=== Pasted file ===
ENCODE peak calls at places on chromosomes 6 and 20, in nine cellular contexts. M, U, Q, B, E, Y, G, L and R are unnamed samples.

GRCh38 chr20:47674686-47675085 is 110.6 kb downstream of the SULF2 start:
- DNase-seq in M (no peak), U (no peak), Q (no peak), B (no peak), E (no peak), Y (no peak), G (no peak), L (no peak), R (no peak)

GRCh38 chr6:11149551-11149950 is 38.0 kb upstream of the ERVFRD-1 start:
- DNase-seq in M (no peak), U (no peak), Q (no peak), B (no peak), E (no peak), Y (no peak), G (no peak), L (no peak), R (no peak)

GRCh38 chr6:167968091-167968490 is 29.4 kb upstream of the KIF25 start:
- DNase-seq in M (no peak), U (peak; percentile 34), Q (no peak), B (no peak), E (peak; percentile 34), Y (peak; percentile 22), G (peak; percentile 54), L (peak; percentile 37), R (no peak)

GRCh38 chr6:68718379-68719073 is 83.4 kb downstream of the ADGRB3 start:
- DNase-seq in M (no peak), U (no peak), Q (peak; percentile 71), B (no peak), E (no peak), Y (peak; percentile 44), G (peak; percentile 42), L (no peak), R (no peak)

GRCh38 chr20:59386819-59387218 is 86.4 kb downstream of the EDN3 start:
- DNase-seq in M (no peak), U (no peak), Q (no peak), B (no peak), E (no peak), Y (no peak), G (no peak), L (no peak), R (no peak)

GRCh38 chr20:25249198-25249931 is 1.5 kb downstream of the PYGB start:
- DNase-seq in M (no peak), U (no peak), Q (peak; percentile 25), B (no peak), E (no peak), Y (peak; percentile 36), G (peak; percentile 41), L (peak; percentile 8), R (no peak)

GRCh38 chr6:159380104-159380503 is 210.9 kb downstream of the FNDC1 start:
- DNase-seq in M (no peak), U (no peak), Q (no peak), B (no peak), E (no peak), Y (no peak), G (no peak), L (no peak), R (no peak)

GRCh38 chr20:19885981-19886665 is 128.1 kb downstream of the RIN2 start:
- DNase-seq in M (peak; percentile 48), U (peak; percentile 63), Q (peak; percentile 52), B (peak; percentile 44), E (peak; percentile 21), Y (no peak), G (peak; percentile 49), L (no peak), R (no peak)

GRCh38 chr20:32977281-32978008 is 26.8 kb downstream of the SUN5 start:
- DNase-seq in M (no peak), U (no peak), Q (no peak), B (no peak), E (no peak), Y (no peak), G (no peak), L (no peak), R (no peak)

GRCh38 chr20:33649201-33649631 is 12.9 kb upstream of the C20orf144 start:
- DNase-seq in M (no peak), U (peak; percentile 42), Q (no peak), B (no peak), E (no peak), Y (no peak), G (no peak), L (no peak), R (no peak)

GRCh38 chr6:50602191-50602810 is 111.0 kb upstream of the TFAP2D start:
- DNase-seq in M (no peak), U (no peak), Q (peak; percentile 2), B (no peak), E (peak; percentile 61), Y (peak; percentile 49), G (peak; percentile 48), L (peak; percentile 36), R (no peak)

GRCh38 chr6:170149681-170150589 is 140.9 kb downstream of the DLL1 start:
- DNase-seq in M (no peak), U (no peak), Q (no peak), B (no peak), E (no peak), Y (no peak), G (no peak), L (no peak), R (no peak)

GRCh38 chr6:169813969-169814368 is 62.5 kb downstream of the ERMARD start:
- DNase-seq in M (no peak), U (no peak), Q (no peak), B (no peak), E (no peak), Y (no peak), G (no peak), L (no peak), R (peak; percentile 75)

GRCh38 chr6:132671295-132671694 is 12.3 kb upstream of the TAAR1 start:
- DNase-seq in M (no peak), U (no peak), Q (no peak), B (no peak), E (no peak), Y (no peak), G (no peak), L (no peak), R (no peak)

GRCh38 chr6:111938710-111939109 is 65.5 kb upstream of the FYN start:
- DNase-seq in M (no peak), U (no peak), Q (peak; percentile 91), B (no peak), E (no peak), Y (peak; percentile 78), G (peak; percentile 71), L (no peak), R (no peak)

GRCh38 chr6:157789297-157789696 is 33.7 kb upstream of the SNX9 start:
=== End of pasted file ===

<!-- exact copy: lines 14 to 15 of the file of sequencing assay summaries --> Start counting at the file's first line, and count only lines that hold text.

GRCh38 chr6:159380104-159380503 is 210.9 kb downstream of the FNDC1 start:
- DNase-seq in M (no peak), U (no peak), Q (no peak), B (no peak), E (no peak), Y (no peak), G (no peak), L (no peak), R (no peak)